More Conversations with Frogs

It was Fluffy who came out to fish this evening. I could tell it was she because she is a darker green than the others.  Besides I had heard Eric rarking in the garage earlier , and I also happened to catch a glimpse of Gollum sitting at the entrance of his pipe.  I sat and watched as  usual.  I reminded Fluffy of the potential evolutionary consequences of eating one’s own kin.  She must have taken my lecture to heart because she caught only Gambusia  all evening.

I noted, searching with my torch, that there were still at least five fat tadpoles swimming round in the pond, and definitely there was one for sure that was almost a frog.

Eric called a couple of times more from the garage, and then there was a great metallic crash, followed by an embarrassed silence.  I hastened to see what had happened. Behind the garage door, leaning against the wall, are some lengths of aluminium extrusion offcuts that I had salvaged from the rubbish skip next door, where they make aluminium joinery such as window frames and insect screens.  It seemed that Eric had tried climbing them, possibly while chasing a spider or cockroach, and a couple had fallen down.  Eric looked unhurt, though I could tell he was embarrassed by his clumsiness.  Anything I might say would probably be thought patronising, so I held my peace.  Eric sat dejectedly for a minute or two, then hopped away,  disappearing behind the shipping cartons to wherever it is he calls home and spends his quiet time.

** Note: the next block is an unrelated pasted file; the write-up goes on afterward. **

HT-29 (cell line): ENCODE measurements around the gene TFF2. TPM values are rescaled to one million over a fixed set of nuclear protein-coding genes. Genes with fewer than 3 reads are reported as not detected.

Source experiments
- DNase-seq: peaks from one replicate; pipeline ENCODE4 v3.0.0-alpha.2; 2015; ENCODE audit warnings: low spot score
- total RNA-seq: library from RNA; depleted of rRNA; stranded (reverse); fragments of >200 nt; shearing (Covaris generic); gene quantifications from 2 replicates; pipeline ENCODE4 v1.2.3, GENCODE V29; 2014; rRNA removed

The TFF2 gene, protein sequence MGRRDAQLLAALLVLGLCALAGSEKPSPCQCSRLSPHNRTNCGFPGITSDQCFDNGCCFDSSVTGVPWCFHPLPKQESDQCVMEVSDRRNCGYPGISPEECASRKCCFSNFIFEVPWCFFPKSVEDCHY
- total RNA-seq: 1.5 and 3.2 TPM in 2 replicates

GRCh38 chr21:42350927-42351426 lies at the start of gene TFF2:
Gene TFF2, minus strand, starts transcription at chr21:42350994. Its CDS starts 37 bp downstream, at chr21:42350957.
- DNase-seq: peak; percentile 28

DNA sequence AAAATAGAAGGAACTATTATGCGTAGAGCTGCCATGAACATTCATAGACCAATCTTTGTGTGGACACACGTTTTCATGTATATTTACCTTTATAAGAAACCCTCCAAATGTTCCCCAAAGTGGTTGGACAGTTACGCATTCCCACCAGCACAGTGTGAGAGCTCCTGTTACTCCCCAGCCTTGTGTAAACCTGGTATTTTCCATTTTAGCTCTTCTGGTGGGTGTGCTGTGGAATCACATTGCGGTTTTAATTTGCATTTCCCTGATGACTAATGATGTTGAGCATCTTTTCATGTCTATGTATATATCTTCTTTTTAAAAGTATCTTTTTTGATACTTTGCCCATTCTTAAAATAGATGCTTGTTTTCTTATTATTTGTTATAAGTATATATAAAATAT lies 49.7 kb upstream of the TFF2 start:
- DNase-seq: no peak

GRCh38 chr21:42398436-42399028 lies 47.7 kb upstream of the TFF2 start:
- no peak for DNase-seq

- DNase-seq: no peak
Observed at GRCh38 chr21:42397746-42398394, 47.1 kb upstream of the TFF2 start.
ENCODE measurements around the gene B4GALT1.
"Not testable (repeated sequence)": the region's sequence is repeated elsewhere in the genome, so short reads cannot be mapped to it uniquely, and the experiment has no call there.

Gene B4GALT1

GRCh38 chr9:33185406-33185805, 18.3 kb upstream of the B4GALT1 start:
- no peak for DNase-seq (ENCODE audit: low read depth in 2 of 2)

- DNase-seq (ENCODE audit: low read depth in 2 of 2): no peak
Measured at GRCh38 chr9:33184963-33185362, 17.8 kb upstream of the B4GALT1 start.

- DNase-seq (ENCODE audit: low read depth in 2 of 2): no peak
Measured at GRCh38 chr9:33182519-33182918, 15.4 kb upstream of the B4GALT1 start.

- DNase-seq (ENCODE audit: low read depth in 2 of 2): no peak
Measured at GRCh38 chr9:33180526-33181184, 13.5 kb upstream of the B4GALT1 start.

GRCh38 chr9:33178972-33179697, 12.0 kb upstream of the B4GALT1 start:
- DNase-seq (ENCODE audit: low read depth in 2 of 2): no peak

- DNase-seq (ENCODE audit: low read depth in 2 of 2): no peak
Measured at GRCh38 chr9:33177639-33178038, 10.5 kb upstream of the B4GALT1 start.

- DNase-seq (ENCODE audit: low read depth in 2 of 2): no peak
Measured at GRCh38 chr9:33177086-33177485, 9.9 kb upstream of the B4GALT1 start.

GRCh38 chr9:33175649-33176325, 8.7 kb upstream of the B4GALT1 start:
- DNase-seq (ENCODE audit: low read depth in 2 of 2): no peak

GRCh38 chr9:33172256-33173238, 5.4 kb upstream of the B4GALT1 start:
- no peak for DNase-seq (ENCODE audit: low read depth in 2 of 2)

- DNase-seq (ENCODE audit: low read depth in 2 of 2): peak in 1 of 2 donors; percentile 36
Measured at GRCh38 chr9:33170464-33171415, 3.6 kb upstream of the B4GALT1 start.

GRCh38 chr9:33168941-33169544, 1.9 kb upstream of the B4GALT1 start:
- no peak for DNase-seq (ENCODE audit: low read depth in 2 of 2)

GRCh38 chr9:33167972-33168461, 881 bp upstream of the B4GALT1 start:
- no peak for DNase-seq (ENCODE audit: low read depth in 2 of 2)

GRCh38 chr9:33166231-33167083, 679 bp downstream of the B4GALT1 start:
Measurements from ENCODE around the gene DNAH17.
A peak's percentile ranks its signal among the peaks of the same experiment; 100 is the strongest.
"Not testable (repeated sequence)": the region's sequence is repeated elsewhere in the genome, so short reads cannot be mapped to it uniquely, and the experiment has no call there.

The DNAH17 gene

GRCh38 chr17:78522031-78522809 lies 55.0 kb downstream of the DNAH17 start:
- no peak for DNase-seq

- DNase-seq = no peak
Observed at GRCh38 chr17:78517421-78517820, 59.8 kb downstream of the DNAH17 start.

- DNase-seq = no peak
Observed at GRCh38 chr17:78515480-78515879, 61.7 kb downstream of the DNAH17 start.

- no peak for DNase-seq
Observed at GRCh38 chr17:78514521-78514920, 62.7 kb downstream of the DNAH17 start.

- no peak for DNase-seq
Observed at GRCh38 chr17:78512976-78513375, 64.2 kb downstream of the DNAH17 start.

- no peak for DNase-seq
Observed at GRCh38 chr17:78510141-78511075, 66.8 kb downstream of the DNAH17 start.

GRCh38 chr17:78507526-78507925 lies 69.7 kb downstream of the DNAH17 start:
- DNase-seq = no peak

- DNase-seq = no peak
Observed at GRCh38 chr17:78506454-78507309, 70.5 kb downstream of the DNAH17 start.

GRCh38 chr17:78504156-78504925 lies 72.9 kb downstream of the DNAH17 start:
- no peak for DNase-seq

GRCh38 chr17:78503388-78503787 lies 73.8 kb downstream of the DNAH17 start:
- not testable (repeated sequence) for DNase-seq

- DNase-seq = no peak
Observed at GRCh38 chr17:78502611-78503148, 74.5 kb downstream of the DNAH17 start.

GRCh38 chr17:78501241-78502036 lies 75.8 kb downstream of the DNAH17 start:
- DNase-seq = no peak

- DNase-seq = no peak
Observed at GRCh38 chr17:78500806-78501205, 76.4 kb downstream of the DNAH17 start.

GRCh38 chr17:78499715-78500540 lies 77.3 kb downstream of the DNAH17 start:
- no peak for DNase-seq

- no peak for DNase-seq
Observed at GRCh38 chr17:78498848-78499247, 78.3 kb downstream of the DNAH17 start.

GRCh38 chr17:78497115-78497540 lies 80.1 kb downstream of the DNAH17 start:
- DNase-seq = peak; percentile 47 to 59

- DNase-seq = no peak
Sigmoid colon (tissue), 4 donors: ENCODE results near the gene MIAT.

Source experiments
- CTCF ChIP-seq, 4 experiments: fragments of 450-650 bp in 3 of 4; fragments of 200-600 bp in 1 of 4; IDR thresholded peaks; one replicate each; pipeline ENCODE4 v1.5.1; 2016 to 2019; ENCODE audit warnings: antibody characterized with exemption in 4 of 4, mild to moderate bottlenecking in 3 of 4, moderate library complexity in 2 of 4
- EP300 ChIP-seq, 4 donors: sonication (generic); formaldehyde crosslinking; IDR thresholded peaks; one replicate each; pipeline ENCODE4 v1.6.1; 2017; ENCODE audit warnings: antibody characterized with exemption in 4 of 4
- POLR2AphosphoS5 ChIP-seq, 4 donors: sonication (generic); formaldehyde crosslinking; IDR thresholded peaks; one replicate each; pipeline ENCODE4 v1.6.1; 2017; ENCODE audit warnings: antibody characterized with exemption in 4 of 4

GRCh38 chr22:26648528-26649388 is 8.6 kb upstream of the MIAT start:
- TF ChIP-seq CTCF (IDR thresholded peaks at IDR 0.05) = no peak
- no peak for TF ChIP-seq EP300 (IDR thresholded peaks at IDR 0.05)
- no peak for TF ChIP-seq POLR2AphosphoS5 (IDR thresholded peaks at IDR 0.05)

I returned to the pond to find that Fluffy had packed up and gone home for the evening.  I wondered if Gollum would come out.  I flashed my tactical LED torch, set on a low nightstalking level so as not to blind any hapless creatures, and saw him peering out of the bathroom floordrain.  I fetched my cooling chai latte and sat to watch a little longer. Gollum did not seem  disposed to move.  “Are you coming out this evening or not?” I asked impatiently.  He just gave me his inscrutable Zen Master look.

I must have dozed a bit, because suddenly there was a new frog sitting on the hollow log.  She was , I could somehow tell, a young female. Her  eyes were golden in the dim torchlight.

“Oh dear”, she said. “I have been turned into a frog!  I find myself here in this strange environment, and I don’t know what will become of me!  How shall I survive like this?”

This seemed like a dream come true.  I pictured it:  Just one gentle kiss and suddenly in my arms there would be a nubile young maiden.  A beautiful princess; alone, lost, nude and shivering with cold.  Naturally the gentlemanly thing to do would be to take her in. Offer the hospitality of my home. And bed.  And naturally, she would be grateful.  Naturally.

“What were you before, and where have you come from?  I asked.

She giggled.  “A tadpole silly! from down there in the pond.”  With that she leapt into the water, emerging with a small fish struggling to get out of her mouth.  She pushed it back in with one hand, and swallowed.  “I think I may be getting the hang of this now…”

My latte was cold.  I swallowed it anyway and retired for the evening.

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About Uisce úr

Though I am old with wandering Through hollow lands and hilly lands, I will find out where she has gone, And kiss her lips and take her hands; And walk among long dappled grass, And pluck till time and times are done, The silver apples of the moon, The golden apples of the sun.
This entry was posted in Autobiography, Classics, Communication and language, Depression, Entertainment, fiction, Folklore, frogs, Health and wellness, Hobbies, Humour, Life, don't talk to me about life!, Lifestyle, Nature, tall tales and tagged , , , , , , , , , , , , . Bookmark the permalink.

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